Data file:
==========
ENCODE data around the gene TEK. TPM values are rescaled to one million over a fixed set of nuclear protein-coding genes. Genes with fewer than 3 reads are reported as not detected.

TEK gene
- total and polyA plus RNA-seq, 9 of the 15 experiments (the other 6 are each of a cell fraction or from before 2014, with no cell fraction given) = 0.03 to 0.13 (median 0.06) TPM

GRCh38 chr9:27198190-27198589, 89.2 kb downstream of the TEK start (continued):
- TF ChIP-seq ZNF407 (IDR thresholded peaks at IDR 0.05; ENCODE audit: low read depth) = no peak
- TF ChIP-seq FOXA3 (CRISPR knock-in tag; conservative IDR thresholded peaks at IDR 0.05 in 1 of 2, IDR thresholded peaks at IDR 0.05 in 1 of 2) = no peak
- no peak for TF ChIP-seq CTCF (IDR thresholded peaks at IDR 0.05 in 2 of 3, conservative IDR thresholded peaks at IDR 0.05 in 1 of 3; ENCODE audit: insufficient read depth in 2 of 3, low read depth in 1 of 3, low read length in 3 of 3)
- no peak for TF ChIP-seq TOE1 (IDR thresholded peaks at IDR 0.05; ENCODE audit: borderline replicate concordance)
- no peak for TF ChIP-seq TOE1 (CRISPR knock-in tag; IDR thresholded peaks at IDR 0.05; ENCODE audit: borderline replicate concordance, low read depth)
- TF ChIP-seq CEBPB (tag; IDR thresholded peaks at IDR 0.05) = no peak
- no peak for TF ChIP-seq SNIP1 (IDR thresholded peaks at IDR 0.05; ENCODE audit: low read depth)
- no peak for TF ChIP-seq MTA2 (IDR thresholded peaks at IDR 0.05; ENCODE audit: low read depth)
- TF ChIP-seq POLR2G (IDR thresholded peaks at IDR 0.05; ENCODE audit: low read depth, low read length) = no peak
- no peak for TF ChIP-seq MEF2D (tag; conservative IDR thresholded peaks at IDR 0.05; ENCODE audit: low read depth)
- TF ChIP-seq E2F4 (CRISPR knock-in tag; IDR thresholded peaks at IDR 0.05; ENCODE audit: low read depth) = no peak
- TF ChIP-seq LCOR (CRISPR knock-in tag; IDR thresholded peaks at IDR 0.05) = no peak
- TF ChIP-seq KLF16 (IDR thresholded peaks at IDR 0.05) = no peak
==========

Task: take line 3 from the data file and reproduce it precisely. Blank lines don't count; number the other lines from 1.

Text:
- total and polyA plus RNA-seq, 9 of the 15 experiments (the other 6 are each of a cell fraction or from before 2014, with no cell fraction given) = 0.03 to 0.13 (median 0.06) TPM